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NWO celebrates… Father’s Day

This is the second edition of ‘NWO celebrates…’, a section in which we highlight special (festive) days that we can celebrate together as NWO employees. On 20 June, we celebrated Father’s Day. For some people, this is not a particularly special day, but for others, it is. Dennis Hoencamp (communication advisor NWO-D) talks about how he views various stereotypes about fathers, how he experiences being a father and how he combines this with his work at NWO. He is married to Anne, and together they have two daughters, Noa (5) and Lynn (3). Do you also have a suggestion for a special (festive) day for the section “NWO celebrates…”, and would you like to be interviewed as well? Then please contact us!

Some people see Father’s Day as a commercial concept, whereas for others, it is a genuinely special day. Do you celebrate Father’s Day at home?
‘I think that at home we hold the opinion that every day is father, mother or child day, but it is really fun to see what presents the children have made at school. To be honest, those are the best gifts on such days instead of the standard fragrances or barbecue tongs.’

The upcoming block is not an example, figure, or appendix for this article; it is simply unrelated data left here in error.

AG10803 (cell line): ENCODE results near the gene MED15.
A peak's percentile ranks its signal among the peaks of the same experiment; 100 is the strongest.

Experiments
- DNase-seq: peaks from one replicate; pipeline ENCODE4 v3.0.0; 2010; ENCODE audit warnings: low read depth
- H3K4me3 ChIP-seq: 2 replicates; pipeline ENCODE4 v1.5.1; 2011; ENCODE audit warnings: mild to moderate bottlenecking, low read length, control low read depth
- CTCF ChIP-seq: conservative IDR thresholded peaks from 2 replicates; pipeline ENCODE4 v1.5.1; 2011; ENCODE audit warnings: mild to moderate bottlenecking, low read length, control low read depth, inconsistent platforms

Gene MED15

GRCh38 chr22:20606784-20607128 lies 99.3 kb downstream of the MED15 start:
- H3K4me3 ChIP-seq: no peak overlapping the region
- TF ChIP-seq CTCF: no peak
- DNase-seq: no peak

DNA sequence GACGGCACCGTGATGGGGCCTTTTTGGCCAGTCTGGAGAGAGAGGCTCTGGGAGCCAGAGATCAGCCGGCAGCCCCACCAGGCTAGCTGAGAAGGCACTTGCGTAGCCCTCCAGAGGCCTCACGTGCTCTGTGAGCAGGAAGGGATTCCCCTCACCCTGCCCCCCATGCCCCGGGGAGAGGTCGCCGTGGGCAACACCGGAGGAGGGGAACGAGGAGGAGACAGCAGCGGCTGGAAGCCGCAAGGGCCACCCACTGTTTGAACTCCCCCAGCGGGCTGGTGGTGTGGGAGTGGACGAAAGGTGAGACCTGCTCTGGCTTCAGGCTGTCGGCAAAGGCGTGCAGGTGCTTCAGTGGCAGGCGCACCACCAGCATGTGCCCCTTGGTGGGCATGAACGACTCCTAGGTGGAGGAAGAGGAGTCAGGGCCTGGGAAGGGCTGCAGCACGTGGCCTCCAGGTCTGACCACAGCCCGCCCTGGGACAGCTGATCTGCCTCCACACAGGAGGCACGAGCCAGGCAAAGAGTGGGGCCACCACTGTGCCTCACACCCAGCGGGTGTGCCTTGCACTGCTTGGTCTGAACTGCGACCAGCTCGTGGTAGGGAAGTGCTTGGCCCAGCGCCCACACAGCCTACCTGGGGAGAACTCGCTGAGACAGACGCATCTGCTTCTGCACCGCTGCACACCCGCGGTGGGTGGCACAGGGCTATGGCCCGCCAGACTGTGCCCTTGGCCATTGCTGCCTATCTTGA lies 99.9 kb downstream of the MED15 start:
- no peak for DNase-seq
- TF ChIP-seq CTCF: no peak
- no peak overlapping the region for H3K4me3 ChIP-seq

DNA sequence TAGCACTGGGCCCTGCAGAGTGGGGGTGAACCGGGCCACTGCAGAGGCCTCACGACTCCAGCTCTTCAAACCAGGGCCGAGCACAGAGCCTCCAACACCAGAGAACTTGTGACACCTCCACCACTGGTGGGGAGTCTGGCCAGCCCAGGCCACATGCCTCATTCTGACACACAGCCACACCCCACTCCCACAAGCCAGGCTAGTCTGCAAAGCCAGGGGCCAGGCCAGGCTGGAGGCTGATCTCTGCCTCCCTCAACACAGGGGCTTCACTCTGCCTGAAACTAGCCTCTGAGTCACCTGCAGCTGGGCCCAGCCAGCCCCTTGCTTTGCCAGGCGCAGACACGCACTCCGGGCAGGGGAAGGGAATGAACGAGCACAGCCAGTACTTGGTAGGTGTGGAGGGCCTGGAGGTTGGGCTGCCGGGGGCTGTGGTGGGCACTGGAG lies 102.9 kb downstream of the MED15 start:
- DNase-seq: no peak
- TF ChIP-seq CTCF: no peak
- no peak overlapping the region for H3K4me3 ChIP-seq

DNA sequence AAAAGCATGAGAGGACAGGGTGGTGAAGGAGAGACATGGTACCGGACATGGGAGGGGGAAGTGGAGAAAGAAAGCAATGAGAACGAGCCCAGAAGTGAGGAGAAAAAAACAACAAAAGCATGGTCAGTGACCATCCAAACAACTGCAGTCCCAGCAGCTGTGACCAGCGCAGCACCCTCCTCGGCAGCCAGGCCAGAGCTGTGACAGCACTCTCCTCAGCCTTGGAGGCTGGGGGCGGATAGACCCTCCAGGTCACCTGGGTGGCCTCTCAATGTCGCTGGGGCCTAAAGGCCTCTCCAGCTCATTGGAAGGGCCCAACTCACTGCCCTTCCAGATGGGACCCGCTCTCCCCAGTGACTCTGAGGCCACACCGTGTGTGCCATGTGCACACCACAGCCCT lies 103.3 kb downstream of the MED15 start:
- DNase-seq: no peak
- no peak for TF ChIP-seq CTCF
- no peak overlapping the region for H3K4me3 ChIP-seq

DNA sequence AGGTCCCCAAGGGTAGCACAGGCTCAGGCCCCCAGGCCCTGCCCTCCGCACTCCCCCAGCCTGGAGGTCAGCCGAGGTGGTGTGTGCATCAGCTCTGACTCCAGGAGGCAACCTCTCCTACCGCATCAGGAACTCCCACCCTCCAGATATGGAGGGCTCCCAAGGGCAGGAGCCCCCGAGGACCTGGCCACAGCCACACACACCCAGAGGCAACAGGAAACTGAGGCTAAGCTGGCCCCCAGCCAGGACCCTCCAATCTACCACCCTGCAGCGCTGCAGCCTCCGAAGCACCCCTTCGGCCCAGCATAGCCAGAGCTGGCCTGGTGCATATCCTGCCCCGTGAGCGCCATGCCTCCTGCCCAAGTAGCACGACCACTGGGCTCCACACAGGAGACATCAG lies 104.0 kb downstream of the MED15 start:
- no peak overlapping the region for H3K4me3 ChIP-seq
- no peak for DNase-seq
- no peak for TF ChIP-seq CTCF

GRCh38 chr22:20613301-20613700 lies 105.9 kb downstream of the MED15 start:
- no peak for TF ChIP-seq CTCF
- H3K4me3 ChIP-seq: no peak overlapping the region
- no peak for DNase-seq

So actually, it is Father’s Day every day! Have you encountered stereotypes about fathers (unequal division of tasks, less frequently at home, et cetera) in practice and how do you view these?
‘In practice, I haven’t often come across people who have made stereotypical remarks. However, on one occasion, I was standing with the buggy in the Prenatal, and the female staff there gave me unrequested advice and help. Quite pedantic sounding comments were made, such as “Are you really sure you know what you need?”. Yes, I knew exactly what I wanted, and they were somewhat surprised by that. I can understand that the image still prevails that men or fathers are perhaps less well-informed about certain matters. But in my case, that was never true.
Further, the stereotype “the man does less around the house than the woman” did not really apply to us well before the birth of Noa and Lynn. In our case, the allocation of tasks is probably the other way round because I possibly do a bit more housekeeping. When it comes to raising the children, the tasks are definitely divided equally because we do that together. Accordingly, I feel that it is up to every couple to determine what works best for them.’

Do you think that the role of fathers has developed positively in comparison to mothers’ roles?